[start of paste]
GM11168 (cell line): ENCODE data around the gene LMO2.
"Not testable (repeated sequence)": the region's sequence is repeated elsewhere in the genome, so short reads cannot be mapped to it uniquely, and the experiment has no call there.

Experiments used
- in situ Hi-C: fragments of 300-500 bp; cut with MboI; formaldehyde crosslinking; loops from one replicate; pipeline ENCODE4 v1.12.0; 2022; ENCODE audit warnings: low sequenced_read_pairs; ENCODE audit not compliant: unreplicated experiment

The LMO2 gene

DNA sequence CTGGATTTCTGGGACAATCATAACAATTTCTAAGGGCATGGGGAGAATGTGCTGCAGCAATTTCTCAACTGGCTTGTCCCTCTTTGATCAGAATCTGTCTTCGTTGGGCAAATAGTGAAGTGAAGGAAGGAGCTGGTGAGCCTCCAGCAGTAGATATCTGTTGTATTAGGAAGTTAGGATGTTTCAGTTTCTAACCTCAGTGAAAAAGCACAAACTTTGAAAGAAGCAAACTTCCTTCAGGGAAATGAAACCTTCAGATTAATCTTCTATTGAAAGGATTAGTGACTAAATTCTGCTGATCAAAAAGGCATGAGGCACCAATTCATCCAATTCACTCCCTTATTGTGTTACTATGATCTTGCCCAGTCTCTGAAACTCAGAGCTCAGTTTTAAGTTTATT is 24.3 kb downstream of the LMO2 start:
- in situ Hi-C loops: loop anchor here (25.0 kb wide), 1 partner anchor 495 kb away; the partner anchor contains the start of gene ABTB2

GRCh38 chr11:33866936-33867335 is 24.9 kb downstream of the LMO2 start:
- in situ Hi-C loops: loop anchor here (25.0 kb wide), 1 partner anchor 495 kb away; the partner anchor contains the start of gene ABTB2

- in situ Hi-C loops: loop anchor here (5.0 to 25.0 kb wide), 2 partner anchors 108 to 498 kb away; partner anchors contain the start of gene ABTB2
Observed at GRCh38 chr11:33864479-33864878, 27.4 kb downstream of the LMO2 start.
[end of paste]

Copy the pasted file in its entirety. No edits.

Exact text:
GM11168 (cell line): ENCODE data around the gene LMO2.
"Not testable (repeated sequence)": the region's sequence is repeated elsewhere in the genome, so short reads cannot be mapped to it uniquely, and the experiment has no call there.

Experiments used
- in situ Hi-C: fragments of 300-500 bp; cut with MboI; formaldehyde crosslinking; loops from one replicate; pipeline ENCODE4 v1.12.0; 2022; ENCODE audit warnings: low sequenced_read_pairs; ENCODE audit not compliant: unreplicated experiment

The LMO2 gene

DNA sequence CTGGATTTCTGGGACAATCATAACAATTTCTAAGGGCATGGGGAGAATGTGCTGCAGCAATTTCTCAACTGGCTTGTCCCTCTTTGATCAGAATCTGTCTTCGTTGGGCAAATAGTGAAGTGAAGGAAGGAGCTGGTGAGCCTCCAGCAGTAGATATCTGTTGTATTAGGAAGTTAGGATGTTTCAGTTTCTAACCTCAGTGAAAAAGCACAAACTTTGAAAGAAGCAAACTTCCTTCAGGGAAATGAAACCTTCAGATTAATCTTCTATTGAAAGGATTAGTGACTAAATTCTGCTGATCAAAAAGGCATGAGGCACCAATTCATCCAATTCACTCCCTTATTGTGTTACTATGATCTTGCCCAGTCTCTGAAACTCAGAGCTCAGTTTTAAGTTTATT is 24.3 kb downstream of the LMO2 start:
- in situ Hi-C loops: loop anchor here (25.0 kb wide), 1 partner anchor 495 kb away; the partner anchor contains the start of gene ABTB2

GRCh38 chr11:33866936-33867335 is 24.9 kb downstream of the LMO2 start:
- in situ Hi-C loops: loop anchor here (25.0 kb wide), 1 partner anchor 495 kb away; the partner anchor contains the start of gene ABTB2

- in situ Hi-C loops: loop anchor here (5.0 to 25.0 kb wide), 2 partner anchors 108 to 498 kb away; partner anchors contain the start of gene ABTB2
Observed at GRCh38 chr11:33864479-33864878, 27.4 kb downstream of the LMO2 start.